Areas receiving less than 125 millimetres of rain are at high risk of experiencing greater than expected herbicide carryover.
That risk factor jumps to serious in areas with less than 75 mm of rain.
The risk categories shown on a map based on data from June 16 to Sept. 14 collected by the Saskatchewan environment ministry and Environment Canada show that the southwestern region is most affected, says Saskatchewan weed specialist Clark Brenzil.
He said rainfall following the application of a residual herbicide is the most important factor in the breakdown of herbicides in the soil. Lower-than-normal rainfall can result in residual herbicides remaining in the soil at higher levels than expected. This increases the potential for herbicide injury to sensitive crops the following year or even two years later.
“Some herbicides are more likely to carry over. We have two pages covering that in our Guide to Crop Protection,” said Brenzil, adding that some products already have restrictions on them, based on normal rainfall.
Soil in the yellow zone on the map may be more sensitive to carryover of the active ingredients clopyralid (Lontrel, etc.) and pyrasulfotole (Infinity, etc).
“The normal rainfall areas are the green areas on the map,” he said. “The light green areas are somewhat unknown because of data smoothing. We have some areas in west-central and down toward the No. 1 Highway where we don’t have enough volunteer crop reporters. They’ve always been a major data source compiling these maps.
“It’s always been a struggle to recruit and retain crop reporters. Folks get busy with their own farming operations and that’s the first thing they drop. And it is voluntary. But it gives a producer the chance to have an accurate record of precipitation on their own farm. I think in the future we may see automated weather stations.”
Producers in high risk areas are basically out of luck when it comes to curing herbicide carryover. Brenzil said all tillage will do is dilute the layer of residue and further dry the soil. It may move the product deeper in the soil profile so the roots can better access it, resulting in an even bigger problem.
He said producers hold the cards they’ve been dealt and now they have to live with it. Farmers already applied the product. Soil temperatures typically do not warm enough in the spring to encourage a buildup of microbes to break down the carryover herbicides.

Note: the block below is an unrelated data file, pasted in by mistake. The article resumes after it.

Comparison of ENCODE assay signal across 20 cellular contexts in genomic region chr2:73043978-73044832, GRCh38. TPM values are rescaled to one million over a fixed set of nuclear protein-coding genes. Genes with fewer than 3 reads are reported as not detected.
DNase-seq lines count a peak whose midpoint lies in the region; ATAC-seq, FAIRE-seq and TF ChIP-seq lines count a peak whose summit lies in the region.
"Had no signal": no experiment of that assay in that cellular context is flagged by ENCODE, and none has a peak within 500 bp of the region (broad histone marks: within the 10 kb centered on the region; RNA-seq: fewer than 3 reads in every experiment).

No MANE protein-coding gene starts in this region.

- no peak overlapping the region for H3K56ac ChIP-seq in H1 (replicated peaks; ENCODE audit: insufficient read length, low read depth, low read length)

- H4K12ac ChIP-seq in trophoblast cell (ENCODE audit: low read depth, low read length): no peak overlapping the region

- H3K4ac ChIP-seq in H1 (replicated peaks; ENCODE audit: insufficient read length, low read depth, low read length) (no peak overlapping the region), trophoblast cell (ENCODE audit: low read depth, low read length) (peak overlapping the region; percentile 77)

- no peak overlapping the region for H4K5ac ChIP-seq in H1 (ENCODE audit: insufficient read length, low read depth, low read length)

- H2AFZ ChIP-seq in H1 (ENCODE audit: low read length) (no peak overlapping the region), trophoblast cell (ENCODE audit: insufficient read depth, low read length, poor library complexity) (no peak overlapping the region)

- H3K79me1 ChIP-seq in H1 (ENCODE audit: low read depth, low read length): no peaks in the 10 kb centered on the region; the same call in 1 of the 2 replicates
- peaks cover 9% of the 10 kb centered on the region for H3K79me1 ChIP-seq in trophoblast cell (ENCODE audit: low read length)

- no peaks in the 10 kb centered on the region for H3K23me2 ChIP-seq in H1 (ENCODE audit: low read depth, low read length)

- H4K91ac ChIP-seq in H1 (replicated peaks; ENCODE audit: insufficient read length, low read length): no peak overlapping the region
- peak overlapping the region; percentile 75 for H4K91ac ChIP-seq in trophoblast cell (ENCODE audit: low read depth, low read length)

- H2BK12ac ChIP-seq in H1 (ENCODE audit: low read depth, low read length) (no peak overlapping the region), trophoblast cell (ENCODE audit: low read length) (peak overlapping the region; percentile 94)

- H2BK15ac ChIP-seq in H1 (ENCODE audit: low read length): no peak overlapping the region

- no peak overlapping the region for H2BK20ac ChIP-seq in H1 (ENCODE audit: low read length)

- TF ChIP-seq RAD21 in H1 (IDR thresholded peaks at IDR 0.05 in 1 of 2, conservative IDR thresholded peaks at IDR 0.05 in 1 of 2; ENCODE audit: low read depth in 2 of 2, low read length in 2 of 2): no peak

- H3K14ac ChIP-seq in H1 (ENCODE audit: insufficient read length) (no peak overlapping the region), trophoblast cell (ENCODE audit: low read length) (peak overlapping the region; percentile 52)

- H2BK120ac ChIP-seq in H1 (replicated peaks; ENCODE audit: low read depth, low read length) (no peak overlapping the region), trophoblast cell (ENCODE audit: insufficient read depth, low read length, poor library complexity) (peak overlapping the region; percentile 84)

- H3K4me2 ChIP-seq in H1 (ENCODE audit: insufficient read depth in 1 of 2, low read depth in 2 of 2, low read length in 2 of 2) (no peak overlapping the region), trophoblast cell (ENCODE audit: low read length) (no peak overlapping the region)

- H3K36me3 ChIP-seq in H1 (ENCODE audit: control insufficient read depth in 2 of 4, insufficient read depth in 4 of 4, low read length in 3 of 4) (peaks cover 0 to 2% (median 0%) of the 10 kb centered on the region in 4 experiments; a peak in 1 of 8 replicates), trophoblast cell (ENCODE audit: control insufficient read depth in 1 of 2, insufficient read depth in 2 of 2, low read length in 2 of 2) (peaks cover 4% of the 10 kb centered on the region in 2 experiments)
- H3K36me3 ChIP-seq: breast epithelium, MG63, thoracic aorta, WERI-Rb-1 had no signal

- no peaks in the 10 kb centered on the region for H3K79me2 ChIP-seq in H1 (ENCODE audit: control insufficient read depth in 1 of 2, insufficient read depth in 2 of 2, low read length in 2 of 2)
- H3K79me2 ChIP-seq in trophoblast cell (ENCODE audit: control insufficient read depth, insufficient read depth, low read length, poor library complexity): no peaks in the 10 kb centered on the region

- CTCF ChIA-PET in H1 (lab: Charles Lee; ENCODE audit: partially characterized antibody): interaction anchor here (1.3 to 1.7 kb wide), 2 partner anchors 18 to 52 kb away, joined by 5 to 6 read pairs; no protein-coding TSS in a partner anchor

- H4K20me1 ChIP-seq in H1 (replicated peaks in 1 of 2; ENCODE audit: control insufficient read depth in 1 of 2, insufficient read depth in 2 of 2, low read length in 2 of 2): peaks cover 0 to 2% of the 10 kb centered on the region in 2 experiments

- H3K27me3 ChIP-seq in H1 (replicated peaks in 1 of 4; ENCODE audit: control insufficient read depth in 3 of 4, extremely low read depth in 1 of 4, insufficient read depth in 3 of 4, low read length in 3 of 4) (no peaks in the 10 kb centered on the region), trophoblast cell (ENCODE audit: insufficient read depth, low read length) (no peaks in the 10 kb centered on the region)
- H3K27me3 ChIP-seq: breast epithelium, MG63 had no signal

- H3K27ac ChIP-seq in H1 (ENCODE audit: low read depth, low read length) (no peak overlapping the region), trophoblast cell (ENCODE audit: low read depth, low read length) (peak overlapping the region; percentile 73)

“A heavy snowfall this winter, or heavy rains early in the spring, will not solve the problem. You’d need an awful lot of rain to wash the residual down through the profile. And you’d need beach sand for soil down to 12-feet deep,” Brenzil said.
“Some herbicides strongly bond to the soil. Some have a weak bond. And we have herbicides that become more strongly bound the longer they’re in the soil. Very dry conditions can drive residual herbicides to bind more strongly to the soil than their mobility rating would suggest.”
Brenzil said farmers who want to put a more precise number on how bad there residual herbicide problem really is can gather soil samples and send them to a lab such as A&L in London, Ont. They will do a bioassay assessment to determine the risk of the specific crop that the farmer wants to plant in that specific field.
The best areas to pull samples would be hilltops because they’re drier and have different pH and lower organic matter levels than other soils on the farm. As a result, they present the greatest risk of crop failure.
Brenzil said the processes that farmers want to see happening in their soil are either microbial breakdown or chemical hydrolysis, in which a molecule of water is added to a substance causing both substance and water molecule to split into two parts.
“In the Group 2 family, higher soil pH generally causes sulfonylurea products to hang around longer. It’s just the opposite for the imidazolinones, where acid soils have more carryover. All the details are in the Guide to Crop Protection. You can find a list of residual herbicides. Make sure to read the label for specific re-cropping information.”
Producers in the serious risk, very high risk and high risk areas who applied a residual herbicide in previous years requiring restrictive cropping practices in the current year should contact the manufacturer of the residual herbicide for rotational crops it supports.
Producers in the moderate risk areas who also have low organic matter or soil pH less than 6.5 or greater than 7.5 should also contact the manufacturer of the residual herbicide used previously.
Producers in the normal risk areas should follow label directions to determine what crops they may plant following the application of a residual herbicide. However, they may still have localized areas that are susceptible to extended carryover due to low in season rainfall.
Brenzil said it’s important to have rainfall records for each field to determine localized risk and correctly follow the label.